In the administrative seizure process, the account holder will be issued a Notice of Seizure which is a formal letter advising what was seized, when it was seized and the process to attempt to challenge the seizure. For example, if the Warrant was served by the Homeland Security Investigations (formerly known as Immigration and Customs Enforcement (ICE)), the Notice of Seizure will be issued by the Fines, Penalties and Forfeitures Office of US Customs and Border Protection from the service port closest to the court location from which the warrant was issued. The Notice of Seizure advises that the account holder may submit a petition within 30 days of the date of the letter to request the return of the seized funds. To be successful, the petition must argue the appropriate law and state the relevant facts, including the legitimate source of the seized funds.

Our preference is always to request a meeting with the Special Agent or the paralegal specialist from the Fines, Penalties and Forfeitures Office to maximise the communication between the petitioner and the seizing agency, to fully explain all details to persuade the agency to release the seized funds, and to expedite the release of the seized money. Often, a face to face meeting with the assigned Assistant US Attorney by the petitioner and its attorney is very helpful in these situations when arguing that the person is an ‘innocent owner’ of the seized funds. Although not legally required, a petitioner or claimant of the seized bank account funds should not meet with a Special Agent or an Assistant US Attorney without the benefit of the participation of legal counsel experienced in such matters.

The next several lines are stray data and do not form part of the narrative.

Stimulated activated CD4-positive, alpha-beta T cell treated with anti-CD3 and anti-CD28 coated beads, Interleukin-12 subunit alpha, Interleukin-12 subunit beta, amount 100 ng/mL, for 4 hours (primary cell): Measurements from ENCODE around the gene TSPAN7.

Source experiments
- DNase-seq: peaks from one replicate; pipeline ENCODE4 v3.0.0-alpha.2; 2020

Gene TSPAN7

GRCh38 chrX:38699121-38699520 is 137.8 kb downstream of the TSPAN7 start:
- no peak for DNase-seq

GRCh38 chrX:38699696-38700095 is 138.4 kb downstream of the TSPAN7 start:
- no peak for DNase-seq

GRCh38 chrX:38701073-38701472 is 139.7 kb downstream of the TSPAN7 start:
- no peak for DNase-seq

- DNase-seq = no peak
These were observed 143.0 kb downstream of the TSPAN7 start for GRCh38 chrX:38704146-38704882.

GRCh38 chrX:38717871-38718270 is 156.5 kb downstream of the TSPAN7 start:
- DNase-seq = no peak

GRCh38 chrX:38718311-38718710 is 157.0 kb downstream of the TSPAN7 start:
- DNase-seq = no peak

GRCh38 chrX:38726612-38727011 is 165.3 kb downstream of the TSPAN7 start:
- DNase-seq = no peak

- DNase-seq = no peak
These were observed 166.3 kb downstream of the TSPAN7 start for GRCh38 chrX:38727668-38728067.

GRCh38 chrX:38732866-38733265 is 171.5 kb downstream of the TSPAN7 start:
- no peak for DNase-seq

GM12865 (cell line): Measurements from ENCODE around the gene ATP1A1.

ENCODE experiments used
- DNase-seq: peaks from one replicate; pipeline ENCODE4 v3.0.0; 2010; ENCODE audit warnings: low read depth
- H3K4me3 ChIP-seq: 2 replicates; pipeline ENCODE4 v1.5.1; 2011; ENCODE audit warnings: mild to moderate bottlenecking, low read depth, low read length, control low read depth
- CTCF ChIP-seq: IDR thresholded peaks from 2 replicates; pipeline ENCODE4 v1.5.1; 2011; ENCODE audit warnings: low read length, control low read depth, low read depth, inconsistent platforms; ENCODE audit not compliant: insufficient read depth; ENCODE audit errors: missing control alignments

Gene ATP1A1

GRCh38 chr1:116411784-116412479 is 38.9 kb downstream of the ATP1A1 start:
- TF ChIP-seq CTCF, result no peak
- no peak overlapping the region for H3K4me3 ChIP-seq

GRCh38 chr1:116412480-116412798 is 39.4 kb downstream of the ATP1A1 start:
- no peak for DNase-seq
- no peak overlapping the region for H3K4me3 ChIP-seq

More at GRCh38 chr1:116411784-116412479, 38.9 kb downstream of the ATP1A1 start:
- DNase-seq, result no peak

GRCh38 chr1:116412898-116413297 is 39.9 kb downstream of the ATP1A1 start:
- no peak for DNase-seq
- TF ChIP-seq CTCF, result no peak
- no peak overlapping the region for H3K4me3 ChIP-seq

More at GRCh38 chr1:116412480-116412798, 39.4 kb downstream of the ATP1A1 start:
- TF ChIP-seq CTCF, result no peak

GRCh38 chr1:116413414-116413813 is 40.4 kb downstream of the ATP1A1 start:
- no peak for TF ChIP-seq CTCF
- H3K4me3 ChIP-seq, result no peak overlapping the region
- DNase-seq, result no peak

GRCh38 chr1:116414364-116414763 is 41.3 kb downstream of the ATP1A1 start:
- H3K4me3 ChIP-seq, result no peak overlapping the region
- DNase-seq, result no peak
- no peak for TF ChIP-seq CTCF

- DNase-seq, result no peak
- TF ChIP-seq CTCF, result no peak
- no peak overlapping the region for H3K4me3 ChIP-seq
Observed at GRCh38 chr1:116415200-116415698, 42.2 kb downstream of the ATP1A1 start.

The media have increasingly been reporting abuses by the Federal Government agencies in seizing merchandise and bank accounts using the civil seizure and forfeiture process. Because the government’s burden of proof is much lower in a forfeiture proceeding than in a criminal proceeding, courts may hold that property is forfeited by illegal activity even when the Federal Government cannot raise enough evidence to obtain a criminal conviction. Nevertheless, unless the US Department of Justice or the United States Congress change the policy or the laws regarding the civil seizure and forfeiture process, Federal Government agencies will continue to seize money from bank accounts which are suspected of being proceeds of illegal activities, especially regarding allegations of cash ‘structuring’ or cash ‘smurfing’ or the receipt of wire transfers from either third party companies or money exchange houses located overseas.


Peter Quinter is a shareholder at GrayRobinson and chair of the Customs and International Trade Law Group. He can be contacted on +1 (305) 416 6960 or by email:

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Peter Quinter